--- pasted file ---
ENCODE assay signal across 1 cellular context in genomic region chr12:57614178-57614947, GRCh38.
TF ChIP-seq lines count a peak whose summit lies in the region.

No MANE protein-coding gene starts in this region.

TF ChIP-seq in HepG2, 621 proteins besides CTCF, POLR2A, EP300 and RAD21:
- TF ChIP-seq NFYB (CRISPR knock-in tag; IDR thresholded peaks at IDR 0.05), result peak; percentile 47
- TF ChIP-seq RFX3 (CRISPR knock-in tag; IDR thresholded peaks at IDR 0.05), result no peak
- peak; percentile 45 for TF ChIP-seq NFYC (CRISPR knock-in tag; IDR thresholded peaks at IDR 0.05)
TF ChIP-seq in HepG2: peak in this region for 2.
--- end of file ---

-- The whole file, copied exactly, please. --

ENCODE assay signal across 1 cellular context in genomic region chr12:57614178-57614947, GRCh38.
TF ChIP-seq lines count a peak whose summit lies in the region.

No MANE protein-coding gene starts in this region.

TF ChIP-seq in HepG2, 621 proteins besides CTCF, POLR2A, EP300 and RAD21:
- TF ChIP-seq NFYB (CRISPR knock-in tag; IDR thresholded peaks at IDR 0.05), result peak; percentile 47
- TF ChIP-seq RFX3 (CRISPR knock-in tag; IDR thresholded peaks at IDR 0.05), result no peak
- peak; percentile 45 for TF ChIP-seq NFYC (CRISPR knock-in tag; IDR thresholded peaks at IDR 0.05)
TF ChIP-seq in HepG2: peak in this region for 2.